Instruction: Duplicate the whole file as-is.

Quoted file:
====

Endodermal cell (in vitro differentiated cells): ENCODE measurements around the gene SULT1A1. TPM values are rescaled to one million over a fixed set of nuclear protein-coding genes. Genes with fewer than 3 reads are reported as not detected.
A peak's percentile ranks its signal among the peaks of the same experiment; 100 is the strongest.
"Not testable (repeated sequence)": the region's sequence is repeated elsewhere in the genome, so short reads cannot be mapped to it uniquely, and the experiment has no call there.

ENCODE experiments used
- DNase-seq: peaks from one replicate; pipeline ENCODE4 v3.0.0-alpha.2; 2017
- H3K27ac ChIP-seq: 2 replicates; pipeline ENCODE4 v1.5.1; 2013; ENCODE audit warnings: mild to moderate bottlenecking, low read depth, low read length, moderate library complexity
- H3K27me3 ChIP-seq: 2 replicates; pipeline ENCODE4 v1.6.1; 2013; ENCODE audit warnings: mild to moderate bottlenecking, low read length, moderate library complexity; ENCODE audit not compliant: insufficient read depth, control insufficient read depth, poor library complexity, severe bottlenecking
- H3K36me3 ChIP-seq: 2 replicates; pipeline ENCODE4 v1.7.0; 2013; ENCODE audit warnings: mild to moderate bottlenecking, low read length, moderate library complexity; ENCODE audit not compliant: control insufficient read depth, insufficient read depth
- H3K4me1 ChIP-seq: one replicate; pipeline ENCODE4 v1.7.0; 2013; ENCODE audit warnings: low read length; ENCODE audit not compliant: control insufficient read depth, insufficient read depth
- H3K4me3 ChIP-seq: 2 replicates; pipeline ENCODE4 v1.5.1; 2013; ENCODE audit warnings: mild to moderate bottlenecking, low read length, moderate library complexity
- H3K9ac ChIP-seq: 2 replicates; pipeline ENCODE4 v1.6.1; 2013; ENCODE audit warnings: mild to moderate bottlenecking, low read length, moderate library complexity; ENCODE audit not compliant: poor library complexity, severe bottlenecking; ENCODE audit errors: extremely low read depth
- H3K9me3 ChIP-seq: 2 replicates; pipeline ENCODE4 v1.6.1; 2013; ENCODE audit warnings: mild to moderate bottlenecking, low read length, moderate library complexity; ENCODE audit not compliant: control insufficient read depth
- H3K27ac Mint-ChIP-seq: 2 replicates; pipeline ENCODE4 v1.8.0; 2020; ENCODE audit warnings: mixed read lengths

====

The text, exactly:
Endodermal cell (in vitro differentiated cells): ENCODE measurements around the gene SULT1A1. TPM values are rescaled to one million over a fixed set of nuclear protein-coding genes. Genes with fewer than 3 reads are reported as not detected.
A peak's percentile ranks its signal among the peaks of the same experiment; 100 is the strongest.
"Not testable (repeated sequence)": the region's sequence is repeated elsewhere in the genome, so short reads cannot be mapped to it uniquely, and the experiment has no call there.

ENCODE experiments used
- DNase-seq: peaks from one replicate; pipeline ENCODE4 v3.0.0-alpha.2; 2017
- H3K27ac ChIP-seq: 2 replicates; pipeline ENCODE4 v1.5.1; 2013; ENCODE audit warnings: mild to moderate bottlenecking, low read depth, low read length, moderate library complexity
- H3K27me3 ChIP-seq: 2 replicates; pipeline ENCODE4 v1.6.1; 2013; ENCODE audit warnings: mild to moderate bottlenecking, low read length, moderate library complexity; ENCODE audit not compliant: insufficient read depth, control insufficient read depth, poor library complexity, severe bottlenecking
- H3K36me3 ChIP-seq: 2 replicates; pipeline ENCODE4 v1.7.0; 2013; ENCODE audit warnings: mild to moderate bottlenecking, low read length, moderate library complexity; ENCODE audit not compliant: control insufficient read depth, insufficient read depth
- H3K4me1 ChIP-seq: one replicate; pipeline ENCODE4 v1.7.0; 2013; ENCODE audit warnings: low read length; ENCODE audit not compliant: control insufficient read depth, insufficient read depth
- H3K4me3 ChIP-seq: 2 replicates; pipeline ENCODE4 v1.5.1; 2013; ENCODE audit warnings: mild to moderate bottlenecking, low read length, moderate library complexity
- H3K9ac ChIP-seq: 2 replicates; pipeline ENCODE4 v1.6.1; 2013; ENCODE audit warnings: mild to moderate bottlenecking, low read length, moderate library complexity; ENCODE audit not compliant: poor library complexity, severe bottlenecking; ENCODE audit errors: extremely low read depth
- H3K9me3 ChIP-seq: 2 replicates; pipeline ENCODE4 v1.6.1; 2013; ENCODE audit warnings: mild to moderate bottlenecking, low read length, moderate library complexity; ENCODE audit not compliant: control insufficient read depth
- H3K27ac Mint-ChIP-seq: 2 replicates; pipeline ENCODE4 v1.8.0; 2020; ENCODE audit warnings: mixed read lengths